UT’s government department should increase number of law-related classes offered

Logan Green, Columnist

For students considering law school or a legal career, the government department is the most relevant and fitting field for taking classes. The department offers courses in numerous subject matters – such as international politics, public policy, political theory and, for students interested in a law degree, public law.

While law is a focus area for some classes in the government department, the number of courses offered in this field is limited. Many students who enroll in government classes are pre-law or have an overall interest in the field. The limited number of law related classes, in number and scope, does not adequately meet the learning needs of students. 

For instance, only 3 of the more than 50 upper division government classes offered in fall 2022 concentrate on law: Law of Politics, Constitutional Interpretation and Comparative Legal Systems. It is clear courses in this field are minimal compared to other government fields. The government department should expand the quantity and themes of law related classes.

Gloria Arizmendiz, a government and international relations and global studies junior who is considering law school, feels that there should be more law-related government classes in order to increase exposure to the subject of law, as well as its different practice areas.

“The only law exposure that I’ve gotten has been through organizations, but not specifically through the government classes that I’ve taken,” Arizmendiz said.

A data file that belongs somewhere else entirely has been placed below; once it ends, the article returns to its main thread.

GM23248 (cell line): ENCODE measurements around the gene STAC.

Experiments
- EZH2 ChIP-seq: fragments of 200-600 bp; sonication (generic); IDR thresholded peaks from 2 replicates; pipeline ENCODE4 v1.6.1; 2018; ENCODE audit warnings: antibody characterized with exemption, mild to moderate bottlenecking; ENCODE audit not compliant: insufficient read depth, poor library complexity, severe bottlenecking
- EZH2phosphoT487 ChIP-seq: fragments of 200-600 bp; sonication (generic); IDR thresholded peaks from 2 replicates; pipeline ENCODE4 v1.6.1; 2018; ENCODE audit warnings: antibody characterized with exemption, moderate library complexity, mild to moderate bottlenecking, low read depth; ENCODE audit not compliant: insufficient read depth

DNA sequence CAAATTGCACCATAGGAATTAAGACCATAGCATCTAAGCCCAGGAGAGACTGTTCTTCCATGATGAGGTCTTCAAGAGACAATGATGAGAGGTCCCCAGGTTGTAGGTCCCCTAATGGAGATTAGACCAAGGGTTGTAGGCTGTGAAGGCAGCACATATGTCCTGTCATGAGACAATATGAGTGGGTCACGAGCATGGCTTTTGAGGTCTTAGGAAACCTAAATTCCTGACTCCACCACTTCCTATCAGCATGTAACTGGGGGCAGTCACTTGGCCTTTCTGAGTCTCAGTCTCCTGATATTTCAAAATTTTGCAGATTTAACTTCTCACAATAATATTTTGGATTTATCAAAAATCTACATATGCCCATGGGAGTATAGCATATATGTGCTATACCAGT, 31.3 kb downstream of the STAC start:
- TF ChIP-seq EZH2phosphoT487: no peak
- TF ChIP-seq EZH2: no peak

Having such a low number of law-related courses not only limits the legal exposure students have access to, but also makes the registration process for these classes more difficult. This process makes some classes fill up quickly, leaving other students without certain classes they want or need to take.

Although registering for law related classes can be difficult, especially given the limited number of classes, many other courses in the government department touch on legal themes.

“(Government classes) that don’t have ‘law’ or ‘legal’ in the title often include legal themes,” said Government Department Chair Daniel Brinks.

While this is true, political science is a subject with much overlap. Oftentimes, most government classes will discuss themes such as the legislative process, public policy or political ideologies, despite what the main focus of the class is.

Ultimately, the fact that legal themes may show up in government classes is not an excuse to limit the law-related classes that are offered. Students, especially those considering law school, deserve a larger selection of classes that specifically focus on law.

“The government department is open to hiring more faculty in public law, and those faculty would teach law related courses,” Brinks said. “But I’m not sure that we’re not meeting the demand that there is already.”

Many government majors, however, are interested in law school. This increase in classes would offer more opportunities for academic exploration in law for all students interested.

Moving forward, the government department should double the amount of classes related to law and the various practice areas of law.

Creating more law-related courses would increase accessibility to these classes, especially during registration when barriers can occur. With more of these classes, students, especially those pursuing pre-law, would have increased exposure to the subject, as well as a better understanding of their interests, all before graduating and potentially applying to law school.

Green is a government and social work sophomore from Cedar Park, Texas.